HAVANA, Dec. 18th Flying is the easy part. As of mid-December 2020, there are over a dozen flights a day between the US and Havana
US law states that you can only travel to Cuba on a self-qualifying ‘general license’ in one of 12 different categories. The vast majority of current visitors are Cuban Americans entering under the ‘family travel’ category.
Independent travellers with no affiliations can qualify under the ‘support for the Cuban people’ category. However, bear in mind that before you travel, you’ll need to draw up a detailed itinerary of your plans. Additionally, on your return, you’ll be required to keep all your travel receipts for five years.
If it’s your first time travelling, it is highly recommended you enlist the services of a specialist US-Cuba travel agency. BothCuban Travel Services and Marazul offer comprehensive on-the-ground information and can help organize flights and accommodation.
To enter Cuba, all visitors need to present a completed tourist card. These are usually available through your airline (ask when booking). If not, you can purchase one through a Cuban travel agency. Costs range from US$75 to US$100. All arriving travellers must also fill out a health declaration and present proof of travel insurance that includes COVID-19.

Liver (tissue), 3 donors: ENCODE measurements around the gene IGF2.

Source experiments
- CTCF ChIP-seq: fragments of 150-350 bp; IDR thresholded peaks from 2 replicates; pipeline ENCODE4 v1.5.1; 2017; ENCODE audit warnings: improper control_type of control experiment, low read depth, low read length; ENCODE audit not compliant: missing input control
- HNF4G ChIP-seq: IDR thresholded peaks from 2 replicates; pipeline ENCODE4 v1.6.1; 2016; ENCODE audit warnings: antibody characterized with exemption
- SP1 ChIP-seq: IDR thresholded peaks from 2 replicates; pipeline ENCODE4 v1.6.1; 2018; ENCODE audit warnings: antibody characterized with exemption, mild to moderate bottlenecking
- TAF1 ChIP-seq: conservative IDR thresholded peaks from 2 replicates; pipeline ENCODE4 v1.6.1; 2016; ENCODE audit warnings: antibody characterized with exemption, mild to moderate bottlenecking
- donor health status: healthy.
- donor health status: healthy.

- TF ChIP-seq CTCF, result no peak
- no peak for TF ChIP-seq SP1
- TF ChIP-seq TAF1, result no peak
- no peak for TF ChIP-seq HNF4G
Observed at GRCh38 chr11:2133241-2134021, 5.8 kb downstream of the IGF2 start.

Advance PCR tests are not required for Cuba, although, for peace of mind, you might want to take one before you leave. All travellers entering the country are given a PCR test at the airport (the fee is factored into your flight ticket).
Results take approximately 24-hours and you must self-isolate at your pre-booked accommodation until they arrive. If the test is positive, you will be transferred to a Cuban hospital. If it is negative, you are free to move around the country as long as you are staying in independent accommodation.
If you are staying in a shared house with locals, you’ll have to isolate for another five days before a second PCR test. Check the rules about your accommodation when booking.
American citizens are not currently allowed to stay in Cuba’s government-run hotels. Instead, they must opt for private accommodation such as apartments, B&Bs and homestays (casas particulares). Airbnb has listings. If the paperwork seems daunting, it might be worth waiting a few months and enrolling in an organized trip.
Long-time US-Cuba specialists, Insight Cuba are offering a small selection of trips, mostly to Havana, starting in May 2021. Check their website for details.
For the record, Cuba has done remarkably well in controlling the coronavirus pandemic and reopening in a safe and responsible manner. Its death rate per million from Covid-19 currently stands at 12, compared to over 900 in the US.
( www.lonelyplanet.com )